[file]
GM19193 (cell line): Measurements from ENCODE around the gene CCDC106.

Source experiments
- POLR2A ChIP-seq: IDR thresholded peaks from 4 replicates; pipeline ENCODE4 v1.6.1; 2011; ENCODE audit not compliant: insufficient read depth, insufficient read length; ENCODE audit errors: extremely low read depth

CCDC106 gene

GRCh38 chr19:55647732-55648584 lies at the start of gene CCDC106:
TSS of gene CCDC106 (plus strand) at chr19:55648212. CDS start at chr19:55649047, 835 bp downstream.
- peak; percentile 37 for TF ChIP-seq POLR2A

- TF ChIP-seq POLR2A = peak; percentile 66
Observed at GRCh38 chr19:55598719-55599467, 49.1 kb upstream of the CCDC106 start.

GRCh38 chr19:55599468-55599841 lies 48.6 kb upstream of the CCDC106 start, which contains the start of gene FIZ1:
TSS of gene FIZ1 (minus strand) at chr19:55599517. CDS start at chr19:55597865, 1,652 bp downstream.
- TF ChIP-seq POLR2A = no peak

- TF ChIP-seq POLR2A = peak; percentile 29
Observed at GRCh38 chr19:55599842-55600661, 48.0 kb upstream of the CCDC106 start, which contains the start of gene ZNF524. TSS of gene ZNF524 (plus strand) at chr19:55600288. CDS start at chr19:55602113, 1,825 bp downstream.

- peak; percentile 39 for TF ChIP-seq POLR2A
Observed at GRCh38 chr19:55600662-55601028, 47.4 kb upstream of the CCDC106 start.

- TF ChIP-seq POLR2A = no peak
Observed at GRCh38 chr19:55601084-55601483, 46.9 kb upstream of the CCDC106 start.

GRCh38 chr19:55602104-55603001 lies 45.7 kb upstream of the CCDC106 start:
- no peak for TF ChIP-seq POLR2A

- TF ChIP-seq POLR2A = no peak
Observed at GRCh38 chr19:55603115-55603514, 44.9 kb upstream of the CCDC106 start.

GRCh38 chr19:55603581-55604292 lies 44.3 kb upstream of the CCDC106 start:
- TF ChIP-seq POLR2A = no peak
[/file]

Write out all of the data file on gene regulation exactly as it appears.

GM19193 (cell line): Measurements from ENCODE around the gene CCDC106.

Source experiments
- POLR2A ChIP-seq: IDR thresholded peaks from 4 replicates; pipeline ENCODE4 v1.6.1; 2011; ENCODE audit not compliant: insufficient read depth, insufficient read length; ENCODE audit errors: extremely low read depth

CCDC106 gene

GRCh38 chr19:55647732-55648584 lies at the start of gene CCDC106:
TSS of gene CCDC106 (plus strand) at chr19:55648212. CDS start at chr19:55649047, 835 bp downstream.
- peak; percentile 37 for TF ChIP-seq POLR2A

- TF ChIP-seq POLR2A = peak; percentile 66
Observed at GRCh38 chr19:55598719-55599467, 49.1 kb upstream of the CCDC106 start.

GRCh38 chr19:55599468-55599841 lies 48.6 kb upstream of the CCDC106 start, which contains the start of gene FIZ1:
TSS of gene FIZ1 (minus strand) at chr19:55599517. CDS start at chr19:55597865, 1,652 bp downstream.
- TF ChIP-seq POLR2A = no peak

- TF ChIP-seq POLR2A = peak; percentile 29
Observed at GRCh38 chr19:55599842-55600661, 48.0 kb upstream of the CCDC106 start, which contains the start of gene ZNF524. TSS of gene ZNF524 (plus strand) at chr19:55600288. CDS start at chr19:55602113, 1,825 bp downstream.

- peak; percentile 39 for TF ChIP-seq POLR2A
Observed at GRCh38 chr19:55600662-55601028, 47.4 kb upstream of the CCDC106 start.

- TF ChIP-seq POLR2A = no peak
Observed at GRCh38 chr19:55601084-55601483, 46.9 kb upstream of the CCDC106 start.

GRCh38 chr19:55602104-55603001 lies 45.7 kb upstream of the CCDC106 start:
- no peak for TF ChIP-seq POLR2A

- TF ChIP-seq POLR2A = no peak
Observed at GRCh38 chr19:55603115-55603514, 44.9 kb upstream of the CCDC106 start.

GRCh38 chr19:55603581-55604292 lies 44.3 kb upstream of the CCDC106 start:
- TF ChIP-seq POLR2A = no peak